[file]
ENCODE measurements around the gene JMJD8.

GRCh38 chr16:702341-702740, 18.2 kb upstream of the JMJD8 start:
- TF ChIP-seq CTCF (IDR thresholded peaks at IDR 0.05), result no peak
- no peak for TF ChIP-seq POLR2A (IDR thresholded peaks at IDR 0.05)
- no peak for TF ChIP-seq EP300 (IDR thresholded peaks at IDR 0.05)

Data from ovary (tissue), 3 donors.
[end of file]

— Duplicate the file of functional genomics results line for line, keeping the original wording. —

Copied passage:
ENCODE measurements around the gene JMJD8.

GRCh38 chr16:702341-702740, 18.2 kb upstream of the JMJD8 start:
- TF ChIP-seq CTCF (IDR thresholded peaks at IDR 0.05), result no peak
- no peak for TF ChIP-seq POLR2A (IDR thresholded peaks at IDR 0.05)
- no peak for TF ChIP-seq EP300 (IDR thresholded peaks at IDR 0.05)

Data from ovary (tissue), 3 donors.